|1. garden(s)||6. lively|
|2. political||7. training|
|3. work/study||8. culture|
|4. fountain||9. nature|
|5. social||10. silent|
This lecture will be about the science of acoustics, the study of sound, in relation to urban environments such as cities. As an acoustic engineer myself, I think this is an area where we’re likely to see great changes. In the past, researching urban soundscapes was simple. We measured levels of sound in decibels, so I used to take my sound meter and l measured the noise somewhere, and then I might ask a sample of people to say at what level the sound
With data like this, acoustic engineers have been able to build up what we call noise maps, maps of the sound environment. But actually these aren’t a lot of use. What they do show is that the highest noise levels are generally on roads - well, that’s not really very surprising.
But there’s quite a lot going on that these maps don,t show, because they can’t capture the complex way that sound varies overtime. So they ignore important issues such as the noise someone might hear from the open windows or gardens of their neighbours,- and this sort of noise can be quite significant in summer. We don’t have any databases on this sort of information. As well as that, these records of sound levels take no account of the fact that people vary in their perceptions of noise - so someone like me with years of working in acoustics might be very different from you in that regard.
But anyway. even though these noise maps are fairly crude, they’ve been useful in providing information and raising awareness that noise matters, we need to deal with it and so it’s a political matter. And that’s important - we need rules and regulations because noise can cause all sorts of problems.
Those of you who are city-dwellers know that things go on 24 hours a day, so city-dwellers often suffer from interrupted sleep. It’s also known that noise can lead to a rise in levels of stress, due to physical changes in the body affecting the composition of the blood. And there are other problems as well, for instance if schoolchildren don’t have a quiet place to study. their work will suffer.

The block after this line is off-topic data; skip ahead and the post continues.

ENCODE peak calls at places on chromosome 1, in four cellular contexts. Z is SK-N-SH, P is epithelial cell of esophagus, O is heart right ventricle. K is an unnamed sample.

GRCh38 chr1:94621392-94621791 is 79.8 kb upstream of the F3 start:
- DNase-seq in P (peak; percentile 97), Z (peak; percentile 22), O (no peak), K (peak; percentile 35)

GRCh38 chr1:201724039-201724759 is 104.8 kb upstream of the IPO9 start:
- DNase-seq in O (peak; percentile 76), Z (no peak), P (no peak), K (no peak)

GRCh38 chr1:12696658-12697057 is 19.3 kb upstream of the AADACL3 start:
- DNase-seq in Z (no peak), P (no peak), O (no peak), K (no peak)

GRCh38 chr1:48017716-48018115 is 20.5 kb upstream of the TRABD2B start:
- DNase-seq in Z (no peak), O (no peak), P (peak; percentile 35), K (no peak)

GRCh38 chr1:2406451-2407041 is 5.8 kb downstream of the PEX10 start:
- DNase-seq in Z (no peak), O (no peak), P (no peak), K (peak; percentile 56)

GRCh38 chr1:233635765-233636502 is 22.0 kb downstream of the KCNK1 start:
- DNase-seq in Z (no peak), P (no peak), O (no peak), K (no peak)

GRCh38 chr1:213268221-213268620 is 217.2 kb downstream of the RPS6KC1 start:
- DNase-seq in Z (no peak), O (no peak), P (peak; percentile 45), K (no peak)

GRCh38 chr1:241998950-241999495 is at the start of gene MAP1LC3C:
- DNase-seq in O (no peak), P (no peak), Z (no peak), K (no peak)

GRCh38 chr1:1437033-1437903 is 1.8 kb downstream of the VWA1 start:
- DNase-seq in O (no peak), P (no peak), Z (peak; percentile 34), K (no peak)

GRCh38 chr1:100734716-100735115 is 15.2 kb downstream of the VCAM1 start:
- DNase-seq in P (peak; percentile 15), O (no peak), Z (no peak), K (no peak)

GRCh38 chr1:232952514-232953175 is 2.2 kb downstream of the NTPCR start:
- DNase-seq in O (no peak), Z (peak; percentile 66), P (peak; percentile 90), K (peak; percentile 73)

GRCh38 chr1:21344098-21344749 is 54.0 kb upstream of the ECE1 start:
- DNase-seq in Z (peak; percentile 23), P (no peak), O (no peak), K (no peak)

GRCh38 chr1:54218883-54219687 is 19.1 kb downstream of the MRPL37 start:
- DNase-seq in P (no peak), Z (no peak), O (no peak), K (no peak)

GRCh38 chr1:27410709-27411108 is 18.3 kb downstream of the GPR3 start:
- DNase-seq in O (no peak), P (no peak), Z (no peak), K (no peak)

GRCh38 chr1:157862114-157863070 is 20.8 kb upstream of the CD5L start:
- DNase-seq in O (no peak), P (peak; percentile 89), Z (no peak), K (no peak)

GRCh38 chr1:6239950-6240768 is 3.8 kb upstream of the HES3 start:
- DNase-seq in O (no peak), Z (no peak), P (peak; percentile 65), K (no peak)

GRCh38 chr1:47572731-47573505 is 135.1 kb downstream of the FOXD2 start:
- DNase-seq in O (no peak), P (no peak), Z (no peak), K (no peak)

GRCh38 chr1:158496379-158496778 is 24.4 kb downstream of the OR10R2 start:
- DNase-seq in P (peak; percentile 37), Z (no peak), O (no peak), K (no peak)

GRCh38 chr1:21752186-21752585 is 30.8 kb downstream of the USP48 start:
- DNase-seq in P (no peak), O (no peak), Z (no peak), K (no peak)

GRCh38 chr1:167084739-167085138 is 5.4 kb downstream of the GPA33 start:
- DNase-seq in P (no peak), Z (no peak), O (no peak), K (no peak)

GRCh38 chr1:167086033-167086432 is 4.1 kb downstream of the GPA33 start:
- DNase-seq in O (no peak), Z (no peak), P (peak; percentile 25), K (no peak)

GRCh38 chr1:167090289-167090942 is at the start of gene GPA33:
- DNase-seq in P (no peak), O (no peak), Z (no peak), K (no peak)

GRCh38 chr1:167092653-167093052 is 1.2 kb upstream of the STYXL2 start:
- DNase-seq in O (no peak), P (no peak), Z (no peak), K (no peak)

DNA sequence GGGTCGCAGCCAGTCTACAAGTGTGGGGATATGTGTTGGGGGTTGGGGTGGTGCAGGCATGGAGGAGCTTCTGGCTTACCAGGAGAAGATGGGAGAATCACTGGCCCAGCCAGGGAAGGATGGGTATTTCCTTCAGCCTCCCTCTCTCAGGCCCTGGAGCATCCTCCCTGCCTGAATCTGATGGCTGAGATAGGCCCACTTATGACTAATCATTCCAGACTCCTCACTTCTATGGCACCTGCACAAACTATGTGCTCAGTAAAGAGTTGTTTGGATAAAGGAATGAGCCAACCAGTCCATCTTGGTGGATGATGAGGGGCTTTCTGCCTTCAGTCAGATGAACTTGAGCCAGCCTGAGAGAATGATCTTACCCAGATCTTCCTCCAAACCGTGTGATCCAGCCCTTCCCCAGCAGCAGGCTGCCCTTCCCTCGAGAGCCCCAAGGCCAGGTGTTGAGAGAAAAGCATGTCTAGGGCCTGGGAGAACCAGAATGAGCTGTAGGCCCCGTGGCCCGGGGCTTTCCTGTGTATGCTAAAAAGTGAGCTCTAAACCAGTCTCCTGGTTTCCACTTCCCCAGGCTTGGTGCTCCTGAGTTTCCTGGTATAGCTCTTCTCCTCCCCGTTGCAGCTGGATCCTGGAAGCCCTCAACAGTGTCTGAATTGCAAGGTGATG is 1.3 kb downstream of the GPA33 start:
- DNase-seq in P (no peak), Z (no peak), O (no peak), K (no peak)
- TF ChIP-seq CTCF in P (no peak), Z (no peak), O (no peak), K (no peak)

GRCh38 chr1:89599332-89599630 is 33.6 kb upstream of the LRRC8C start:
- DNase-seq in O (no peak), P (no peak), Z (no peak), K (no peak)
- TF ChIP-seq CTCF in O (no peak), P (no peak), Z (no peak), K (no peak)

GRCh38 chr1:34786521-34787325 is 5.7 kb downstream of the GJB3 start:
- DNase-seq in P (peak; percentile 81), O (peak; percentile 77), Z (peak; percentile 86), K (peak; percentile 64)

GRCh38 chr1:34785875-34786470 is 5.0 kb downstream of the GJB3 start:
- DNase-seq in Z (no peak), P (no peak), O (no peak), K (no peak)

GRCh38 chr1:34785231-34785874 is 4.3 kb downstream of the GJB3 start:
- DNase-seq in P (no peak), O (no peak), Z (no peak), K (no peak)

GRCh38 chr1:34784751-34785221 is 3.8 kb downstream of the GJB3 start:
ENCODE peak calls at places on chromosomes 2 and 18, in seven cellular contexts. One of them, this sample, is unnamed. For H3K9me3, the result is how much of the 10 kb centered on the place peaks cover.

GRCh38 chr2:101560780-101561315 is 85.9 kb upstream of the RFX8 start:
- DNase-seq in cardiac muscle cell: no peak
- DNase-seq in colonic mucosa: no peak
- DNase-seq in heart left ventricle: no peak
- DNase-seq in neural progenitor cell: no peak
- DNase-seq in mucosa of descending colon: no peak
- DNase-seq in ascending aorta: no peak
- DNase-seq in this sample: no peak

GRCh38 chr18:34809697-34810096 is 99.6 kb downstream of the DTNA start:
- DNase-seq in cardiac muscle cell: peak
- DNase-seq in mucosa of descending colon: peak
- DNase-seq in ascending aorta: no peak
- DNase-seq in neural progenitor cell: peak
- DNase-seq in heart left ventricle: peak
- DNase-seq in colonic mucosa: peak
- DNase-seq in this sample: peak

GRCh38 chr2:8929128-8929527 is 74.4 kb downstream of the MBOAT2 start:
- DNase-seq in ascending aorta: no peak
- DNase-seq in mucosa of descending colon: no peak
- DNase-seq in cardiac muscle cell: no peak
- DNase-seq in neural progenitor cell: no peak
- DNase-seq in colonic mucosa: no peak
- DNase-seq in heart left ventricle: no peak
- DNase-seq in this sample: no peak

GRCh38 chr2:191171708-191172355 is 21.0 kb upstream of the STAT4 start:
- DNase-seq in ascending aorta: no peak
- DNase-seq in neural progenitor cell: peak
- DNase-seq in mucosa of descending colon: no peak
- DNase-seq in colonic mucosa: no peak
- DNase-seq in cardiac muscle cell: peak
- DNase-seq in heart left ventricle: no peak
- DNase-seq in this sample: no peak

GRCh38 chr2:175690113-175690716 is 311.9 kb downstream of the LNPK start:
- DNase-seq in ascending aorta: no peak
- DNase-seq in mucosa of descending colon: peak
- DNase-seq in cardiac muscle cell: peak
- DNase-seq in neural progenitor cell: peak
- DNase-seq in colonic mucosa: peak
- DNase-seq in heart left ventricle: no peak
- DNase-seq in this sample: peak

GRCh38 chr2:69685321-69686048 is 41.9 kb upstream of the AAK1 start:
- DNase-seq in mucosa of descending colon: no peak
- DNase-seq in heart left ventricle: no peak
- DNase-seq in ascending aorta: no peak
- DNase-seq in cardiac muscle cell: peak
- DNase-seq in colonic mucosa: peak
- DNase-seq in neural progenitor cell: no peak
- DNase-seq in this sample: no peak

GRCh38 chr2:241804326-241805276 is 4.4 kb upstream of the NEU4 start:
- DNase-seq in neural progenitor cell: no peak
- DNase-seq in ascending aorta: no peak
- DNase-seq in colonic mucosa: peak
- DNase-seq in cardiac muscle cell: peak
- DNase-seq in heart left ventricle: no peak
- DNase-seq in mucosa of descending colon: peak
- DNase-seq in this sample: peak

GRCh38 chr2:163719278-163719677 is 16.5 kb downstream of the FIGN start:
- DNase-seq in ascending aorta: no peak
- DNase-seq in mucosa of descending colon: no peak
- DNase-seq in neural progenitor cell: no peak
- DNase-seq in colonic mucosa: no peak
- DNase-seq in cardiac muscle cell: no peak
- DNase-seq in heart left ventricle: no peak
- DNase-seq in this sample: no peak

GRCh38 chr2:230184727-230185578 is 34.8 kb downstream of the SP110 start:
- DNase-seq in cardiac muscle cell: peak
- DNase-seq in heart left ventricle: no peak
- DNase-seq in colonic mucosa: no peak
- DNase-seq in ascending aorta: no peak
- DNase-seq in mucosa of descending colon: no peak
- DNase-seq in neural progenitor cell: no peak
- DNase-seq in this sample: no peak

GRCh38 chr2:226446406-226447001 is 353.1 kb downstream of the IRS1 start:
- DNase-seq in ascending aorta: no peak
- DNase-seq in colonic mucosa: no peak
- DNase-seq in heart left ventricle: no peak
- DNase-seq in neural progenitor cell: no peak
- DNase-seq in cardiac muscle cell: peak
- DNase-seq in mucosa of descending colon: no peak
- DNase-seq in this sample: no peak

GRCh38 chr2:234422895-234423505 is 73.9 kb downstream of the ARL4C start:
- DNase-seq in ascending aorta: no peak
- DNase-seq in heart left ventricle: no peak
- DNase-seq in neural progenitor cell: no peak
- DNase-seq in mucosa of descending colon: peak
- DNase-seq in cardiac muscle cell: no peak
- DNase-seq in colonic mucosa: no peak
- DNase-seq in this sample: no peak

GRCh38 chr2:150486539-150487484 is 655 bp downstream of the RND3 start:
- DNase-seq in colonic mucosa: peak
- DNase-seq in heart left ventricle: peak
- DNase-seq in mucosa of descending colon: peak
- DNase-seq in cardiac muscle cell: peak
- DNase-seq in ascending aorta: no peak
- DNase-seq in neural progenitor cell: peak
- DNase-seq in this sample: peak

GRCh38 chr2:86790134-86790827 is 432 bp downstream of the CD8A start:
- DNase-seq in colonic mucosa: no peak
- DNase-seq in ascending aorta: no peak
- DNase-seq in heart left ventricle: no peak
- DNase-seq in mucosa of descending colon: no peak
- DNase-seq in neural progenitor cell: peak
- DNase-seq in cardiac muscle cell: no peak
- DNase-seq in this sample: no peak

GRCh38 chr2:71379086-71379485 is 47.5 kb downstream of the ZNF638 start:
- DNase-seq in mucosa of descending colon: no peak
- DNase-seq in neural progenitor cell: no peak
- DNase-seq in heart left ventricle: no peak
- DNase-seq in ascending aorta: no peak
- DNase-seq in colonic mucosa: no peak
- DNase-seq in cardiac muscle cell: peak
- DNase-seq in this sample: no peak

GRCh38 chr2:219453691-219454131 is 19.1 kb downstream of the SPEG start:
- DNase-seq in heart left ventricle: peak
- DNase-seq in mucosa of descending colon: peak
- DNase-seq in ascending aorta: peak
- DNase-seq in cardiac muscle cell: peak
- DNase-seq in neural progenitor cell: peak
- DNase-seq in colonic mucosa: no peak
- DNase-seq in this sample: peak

Now, one problem with decibel measurement is that it doesn’t differentiate between different types of noise. Some types of sounds that most people would probably think of as nice and relaxing might well score quite highly in decibel levels - think of the sound made by a fountain in a town square, for example. That’s not necessarily something that we’d want to control or reduce. So maybe researchers should consider these sorts of sounds in urban design. This is going to be tricky because just measuring decibel levels isn’t going to help us here. Instead, many researchers are using social science techniques. studying people’s emotional response to sound by using questionnaires and so on.
So what exactly do people want to hear in an urban environment? Some recent interdisciplinary research has come out with results that at first sight seem contradictory - a city needs to have a sense of activity, so it needs to be lively, with sounds like the clack of high heels on a pavement or the hiss of a coffee machine, but these mustn’t be too intrusive, because at the same time we need to be able to relax.
One of the major problems in achieving this will be getting architects and town planners to use the research. Apart from studying the basics of acoustics, these people receive very little training in this area. But in fact they should be regarding sound as an opportunity to add to the experience of urban living, whereas at present they tend to see it as something to be avoided or reduced as far as possible, or something that’s just a job for engineers like the street drainage system.
What’s needed is for noise in cities to be regarded as an aesthetic quality, as something that has the qualities of an art form. If we acknowledge this, then we urgently need to know what governs it and how designers can work with it. We need to develop a complex understanding of many factors. What is the relationship between sound and culture? What can we learn from disciplines such as psychology about the way that sound interacts with human development and social relationships, and the way that sound affects our thought and feelings? Can we learn anything from physics about the nature of sound itself?
Today’s powerful technologies can also help us. To show us their ideas and help us to imagine the effect their buildings will have, architects and town planners already use virtual reality - but these programs are silent. In the future such programs could use realistic sounds, meaning that soundscapes could be explored before being built. So hopefully, using the best technology we can lay our hands on, the city of the future will be a pleasure to the ears as well as the eyes.